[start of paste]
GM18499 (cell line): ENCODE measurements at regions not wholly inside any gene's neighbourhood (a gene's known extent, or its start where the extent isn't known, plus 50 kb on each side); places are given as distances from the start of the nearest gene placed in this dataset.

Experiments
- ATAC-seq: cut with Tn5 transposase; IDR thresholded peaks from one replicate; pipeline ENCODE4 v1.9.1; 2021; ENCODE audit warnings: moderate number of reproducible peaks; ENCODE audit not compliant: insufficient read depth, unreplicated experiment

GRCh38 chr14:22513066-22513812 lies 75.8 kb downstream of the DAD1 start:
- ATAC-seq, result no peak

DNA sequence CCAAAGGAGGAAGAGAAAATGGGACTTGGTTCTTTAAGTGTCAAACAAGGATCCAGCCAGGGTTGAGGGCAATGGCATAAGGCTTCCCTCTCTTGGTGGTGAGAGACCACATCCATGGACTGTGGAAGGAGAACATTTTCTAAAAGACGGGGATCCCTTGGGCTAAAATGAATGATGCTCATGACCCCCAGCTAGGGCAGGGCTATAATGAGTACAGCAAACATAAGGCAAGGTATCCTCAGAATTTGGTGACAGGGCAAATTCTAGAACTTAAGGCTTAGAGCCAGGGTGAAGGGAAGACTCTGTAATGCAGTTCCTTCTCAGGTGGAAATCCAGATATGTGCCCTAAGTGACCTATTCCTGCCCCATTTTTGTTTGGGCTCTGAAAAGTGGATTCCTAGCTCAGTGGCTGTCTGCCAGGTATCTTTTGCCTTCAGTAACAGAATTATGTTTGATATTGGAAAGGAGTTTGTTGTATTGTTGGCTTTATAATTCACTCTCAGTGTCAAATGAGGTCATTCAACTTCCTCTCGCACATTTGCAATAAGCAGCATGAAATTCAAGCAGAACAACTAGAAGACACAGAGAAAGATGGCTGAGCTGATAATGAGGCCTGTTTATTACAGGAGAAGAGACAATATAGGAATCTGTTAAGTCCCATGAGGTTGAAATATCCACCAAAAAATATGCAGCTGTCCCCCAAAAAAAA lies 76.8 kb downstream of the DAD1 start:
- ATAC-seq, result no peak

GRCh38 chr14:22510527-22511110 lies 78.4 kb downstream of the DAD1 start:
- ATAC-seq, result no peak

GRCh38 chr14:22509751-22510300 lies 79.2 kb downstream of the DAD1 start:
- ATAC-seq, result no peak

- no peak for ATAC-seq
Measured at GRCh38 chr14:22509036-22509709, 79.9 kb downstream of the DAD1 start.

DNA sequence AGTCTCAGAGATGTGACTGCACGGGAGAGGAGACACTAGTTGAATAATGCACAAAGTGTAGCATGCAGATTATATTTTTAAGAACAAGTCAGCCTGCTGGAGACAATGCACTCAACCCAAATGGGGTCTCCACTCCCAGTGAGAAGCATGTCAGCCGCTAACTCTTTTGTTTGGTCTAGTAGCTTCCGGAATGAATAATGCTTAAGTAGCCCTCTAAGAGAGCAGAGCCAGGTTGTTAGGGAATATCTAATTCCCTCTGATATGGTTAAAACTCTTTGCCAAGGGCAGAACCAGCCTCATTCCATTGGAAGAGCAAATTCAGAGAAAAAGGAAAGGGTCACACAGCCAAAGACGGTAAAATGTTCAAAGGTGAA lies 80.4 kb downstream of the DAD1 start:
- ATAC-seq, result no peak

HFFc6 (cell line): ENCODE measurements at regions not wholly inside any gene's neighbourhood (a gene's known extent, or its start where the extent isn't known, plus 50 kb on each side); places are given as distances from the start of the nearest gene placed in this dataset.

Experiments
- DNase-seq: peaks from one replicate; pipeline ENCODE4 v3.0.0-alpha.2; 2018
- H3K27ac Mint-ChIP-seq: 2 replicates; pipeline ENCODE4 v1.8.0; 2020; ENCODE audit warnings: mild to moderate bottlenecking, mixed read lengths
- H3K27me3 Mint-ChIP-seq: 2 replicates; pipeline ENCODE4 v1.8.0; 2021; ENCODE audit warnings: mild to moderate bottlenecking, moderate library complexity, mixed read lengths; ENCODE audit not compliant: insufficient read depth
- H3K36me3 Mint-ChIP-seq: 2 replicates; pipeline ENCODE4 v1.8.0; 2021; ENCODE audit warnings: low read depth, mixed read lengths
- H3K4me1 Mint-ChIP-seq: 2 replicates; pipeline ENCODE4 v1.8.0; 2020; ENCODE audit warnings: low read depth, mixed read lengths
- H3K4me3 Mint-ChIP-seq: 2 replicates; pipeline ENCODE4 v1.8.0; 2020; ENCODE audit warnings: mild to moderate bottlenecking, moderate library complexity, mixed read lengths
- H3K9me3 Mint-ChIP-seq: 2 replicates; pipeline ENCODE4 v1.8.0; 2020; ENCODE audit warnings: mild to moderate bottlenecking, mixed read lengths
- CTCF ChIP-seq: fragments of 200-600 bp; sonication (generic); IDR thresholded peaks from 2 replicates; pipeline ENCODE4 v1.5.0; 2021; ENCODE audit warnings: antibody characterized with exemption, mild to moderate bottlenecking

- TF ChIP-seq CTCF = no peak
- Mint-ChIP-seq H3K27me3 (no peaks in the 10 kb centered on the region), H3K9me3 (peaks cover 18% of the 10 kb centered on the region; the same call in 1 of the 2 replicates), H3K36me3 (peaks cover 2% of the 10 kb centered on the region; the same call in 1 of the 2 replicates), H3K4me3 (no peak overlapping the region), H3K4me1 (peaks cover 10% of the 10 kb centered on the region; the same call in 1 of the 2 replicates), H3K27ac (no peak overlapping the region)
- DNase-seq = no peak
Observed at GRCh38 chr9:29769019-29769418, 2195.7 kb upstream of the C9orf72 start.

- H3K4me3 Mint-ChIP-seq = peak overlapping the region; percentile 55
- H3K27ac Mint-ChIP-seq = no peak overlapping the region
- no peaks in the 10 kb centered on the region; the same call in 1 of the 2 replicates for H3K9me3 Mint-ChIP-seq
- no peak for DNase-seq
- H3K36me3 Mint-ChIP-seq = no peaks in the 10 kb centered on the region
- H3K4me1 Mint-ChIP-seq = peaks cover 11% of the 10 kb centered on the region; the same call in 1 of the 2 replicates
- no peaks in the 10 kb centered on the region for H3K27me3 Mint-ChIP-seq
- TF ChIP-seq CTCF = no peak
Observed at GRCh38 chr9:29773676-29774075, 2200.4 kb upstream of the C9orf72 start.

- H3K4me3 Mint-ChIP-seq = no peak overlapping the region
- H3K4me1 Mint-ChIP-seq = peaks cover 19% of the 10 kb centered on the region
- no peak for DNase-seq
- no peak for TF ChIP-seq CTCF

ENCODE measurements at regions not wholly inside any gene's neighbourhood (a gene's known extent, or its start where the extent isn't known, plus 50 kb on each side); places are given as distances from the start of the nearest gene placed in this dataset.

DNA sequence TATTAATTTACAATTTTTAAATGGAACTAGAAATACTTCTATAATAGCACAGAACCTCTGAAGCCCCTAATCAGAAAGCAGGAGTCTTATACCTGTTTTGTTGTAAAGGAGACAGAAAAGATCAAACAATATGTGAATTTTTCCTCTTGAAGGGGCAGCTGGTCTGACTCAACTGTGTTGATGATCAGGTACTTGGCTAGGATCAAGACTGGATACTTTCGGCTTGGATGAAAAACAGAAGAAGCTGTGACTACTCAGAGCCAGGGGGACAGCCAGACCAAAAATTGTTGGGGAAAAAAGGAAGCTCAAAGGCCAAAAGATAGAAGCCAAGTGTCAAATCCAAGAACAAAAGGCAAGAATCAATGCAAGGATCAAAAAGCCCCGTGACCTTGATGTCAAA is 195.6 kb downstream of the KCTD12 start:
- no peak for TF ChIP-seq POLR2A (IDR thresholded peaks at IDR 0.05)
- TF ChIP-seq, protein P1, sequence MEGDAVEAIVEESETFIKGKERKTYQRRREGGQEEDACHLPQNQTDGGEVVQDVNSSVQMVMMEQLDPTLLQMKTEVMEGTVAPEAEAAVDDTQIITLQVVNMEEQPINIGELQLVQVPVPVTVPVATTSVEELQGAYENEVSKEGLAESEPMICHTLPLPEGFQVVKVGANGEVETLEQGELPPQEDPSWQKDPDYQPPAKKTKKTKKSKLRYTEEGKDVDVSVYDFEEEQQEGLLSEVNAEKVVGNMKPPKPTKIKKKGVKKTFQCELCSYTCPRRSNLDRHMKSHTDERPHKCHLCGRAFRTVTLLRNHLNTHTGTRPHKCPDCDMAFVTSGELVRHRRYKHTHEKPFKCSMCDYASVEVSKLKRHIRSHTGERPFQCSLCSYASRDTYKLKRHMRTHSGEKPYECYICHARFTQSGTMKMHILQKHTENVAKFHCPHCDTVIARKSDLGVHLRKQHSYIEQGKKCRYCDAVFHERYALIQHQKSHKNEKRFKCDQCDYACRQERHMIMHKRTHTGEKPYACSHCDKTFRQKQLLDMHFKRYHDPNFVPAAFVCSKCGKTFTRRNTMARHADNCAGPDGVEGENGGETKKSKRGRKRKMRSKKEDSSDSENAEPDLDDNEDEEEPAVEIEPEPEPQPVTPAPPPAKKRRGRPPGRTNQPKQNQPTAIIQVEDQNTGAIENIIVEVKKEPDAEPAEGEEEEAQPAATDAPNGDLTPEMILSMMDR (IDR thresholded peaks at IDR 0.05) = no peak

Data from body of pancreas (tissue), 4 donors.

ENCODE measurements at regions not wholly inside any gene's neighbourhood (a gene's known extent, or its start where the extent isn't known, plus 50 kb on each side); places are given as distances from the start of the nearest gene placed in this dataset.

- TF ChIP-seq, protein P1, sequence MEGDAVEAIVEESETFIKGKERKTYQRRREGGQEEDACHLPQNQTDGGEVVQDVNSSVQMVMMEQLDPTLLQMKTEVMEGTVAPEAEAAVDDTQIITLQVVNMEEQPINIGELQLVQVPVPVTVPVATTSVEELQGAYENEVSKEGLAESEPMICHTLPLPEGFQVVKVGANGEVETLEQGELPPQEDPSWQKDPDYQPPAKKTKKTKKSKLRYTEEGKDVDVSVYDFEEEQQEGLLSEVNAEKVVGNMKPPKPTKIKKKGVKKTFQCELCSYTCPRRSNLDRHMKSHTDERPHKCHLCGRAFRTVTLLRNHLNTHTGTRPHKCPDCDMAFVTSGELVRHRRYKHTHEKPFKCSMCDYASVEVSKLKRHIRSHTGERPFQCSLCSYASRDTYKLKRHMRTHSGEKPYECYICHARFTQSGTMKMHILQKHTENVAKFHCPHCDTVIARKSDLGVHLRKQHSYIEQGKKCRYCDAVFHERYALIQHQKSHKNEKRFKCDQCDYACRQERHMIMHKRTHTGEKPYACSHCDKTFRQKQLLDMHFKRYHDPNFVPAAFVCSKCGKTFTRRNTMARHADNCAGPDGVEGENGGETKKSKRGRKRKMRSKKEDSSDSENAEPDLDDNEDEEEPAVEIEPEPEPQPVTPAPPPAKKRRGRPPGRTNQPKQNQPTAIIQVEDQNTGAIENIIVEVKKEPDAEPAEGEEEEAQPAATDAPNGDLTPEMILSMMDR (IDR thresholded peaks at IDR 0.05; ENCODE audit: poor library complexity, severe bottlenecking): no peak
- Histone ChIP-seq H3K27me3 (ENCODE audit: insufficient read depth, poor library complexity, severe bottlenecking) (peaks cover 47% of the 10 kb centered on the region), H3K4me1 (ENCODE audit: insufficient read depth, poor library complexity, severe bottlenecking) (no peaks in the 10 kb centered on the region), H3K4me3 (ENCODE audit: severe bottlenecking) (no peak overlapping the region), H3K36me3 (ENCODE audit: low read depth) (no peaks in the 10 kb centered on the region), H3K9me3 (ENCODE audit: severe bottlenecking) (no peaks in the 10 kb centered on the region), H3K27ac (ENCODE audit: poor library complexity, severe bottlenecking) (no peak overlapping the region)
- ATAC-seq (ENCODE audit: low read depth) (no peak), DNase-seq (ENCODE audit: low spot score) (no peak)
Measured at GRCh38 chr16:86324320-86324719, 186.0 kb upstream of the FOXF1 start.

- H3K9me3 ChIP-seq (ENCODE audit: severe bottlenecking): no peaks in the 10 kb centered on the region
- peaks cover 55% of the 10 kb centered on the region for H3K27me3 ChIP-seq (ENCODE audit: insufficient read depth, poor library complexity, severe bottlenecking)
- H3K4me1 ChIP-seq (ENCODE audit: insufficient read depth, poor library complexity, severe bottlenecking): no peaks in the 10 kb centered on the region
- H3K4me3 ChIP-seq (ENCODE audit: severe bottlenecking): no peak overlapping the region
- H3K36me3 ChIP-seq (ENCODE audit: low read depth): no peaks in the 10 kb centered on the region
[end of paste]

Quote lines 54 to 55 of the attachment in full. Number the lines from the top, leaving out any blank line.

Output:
- peaks cover 55% of the 10 kb centered on the region for H3K27me3 ChIP-seq (ENCODE audit: insufficient read depth, poor library complexity, severe bottlenecking)
- H3K4me1 ChIP-seq (ENCODE audit: insufficient read depth, poor library complexity, severe bottlenecking): no peaks in the 10 kb centered on the region